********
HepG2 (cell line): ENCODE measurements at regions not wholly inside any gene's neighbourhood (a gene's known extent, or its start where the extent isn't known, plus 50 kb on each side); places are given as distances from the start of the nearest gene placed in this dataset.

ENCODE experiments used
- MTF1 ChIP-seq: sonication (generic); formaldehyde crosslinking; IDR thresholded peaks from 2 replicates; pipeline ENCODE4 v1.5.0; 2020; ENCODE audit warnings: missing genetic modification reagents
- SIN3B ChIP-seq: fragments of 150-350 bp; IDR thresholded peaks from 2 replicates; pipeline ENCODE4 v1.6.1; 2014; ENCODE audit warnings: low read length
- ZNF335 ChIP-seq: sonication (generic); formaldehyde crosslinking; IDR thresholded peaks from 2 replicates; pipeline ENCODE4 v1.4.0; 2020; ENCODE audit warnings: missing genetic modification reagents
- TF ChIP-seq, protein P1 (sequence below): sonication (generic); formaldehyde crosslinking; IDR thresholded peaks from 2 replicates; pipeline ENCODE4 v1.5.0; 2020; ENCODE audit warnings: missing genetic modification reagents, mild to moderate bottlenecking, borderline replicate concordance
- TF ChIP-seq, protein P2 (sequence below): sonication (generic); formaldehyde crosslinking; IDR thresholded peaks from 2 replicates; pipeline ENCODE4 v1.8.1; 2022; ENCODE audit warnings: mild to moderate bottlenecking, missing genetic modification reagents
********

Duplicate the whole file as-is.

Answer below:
HepG2 (cell line): ENCODE measurements at regions not wholly inside any gene's neighbourhood (a gene's known extent, or its start where the extent isn't known, plus 50 kb on each side); places are given as distances from the start of the nearest gene placed in this dataset.

ENCODE experiments used
- MTF1 ChIP-seq: sonication (generic); formaldehyde crosslinking; IDR thresholded peaks from 2 replicates; pipeline ENCODE4 v1.5.0; 2020; ENCODE audit warnings: missing genetic modification reagents
- SIN3B ChIP-seq: fragments of 150-350 bp; IDR thresholded peaks from 2 replicates; pipeline ENCODE4 v1.6.1; 2014; ENCODE audit warnings: low read length
- ZNF335 ChIP-seq: sonication (generic); formaldehyde crosslinking; IDR thresholded peaks from 2 replicates; pipeline ENCODE4 v1.4.0; 2020; ENCODE audit warnings: missing genetic modification reagents
- TF ChIP-seq, protein P1 (sequence below): sonication (generic); formaldehyde crosslinking; IDR thresholded peaks from 2 replicates; pipeline ENCODE4 v1.5.0; 2020; ENCODE audit warnings: missing genetic modification reagents, mild to moderate bottlenecking, borderline replicate concordance
- TF ChIP-seq, protein P2 (sequence below): sonication (generic); formaldehyde crosslinking; IDR thresholded peaks from 2 replicates; pipeline ENCODE4 v1.8.1; 2022; ENCODE audit warnings: mild to moderate bottlenecking, missing genetic modification reagents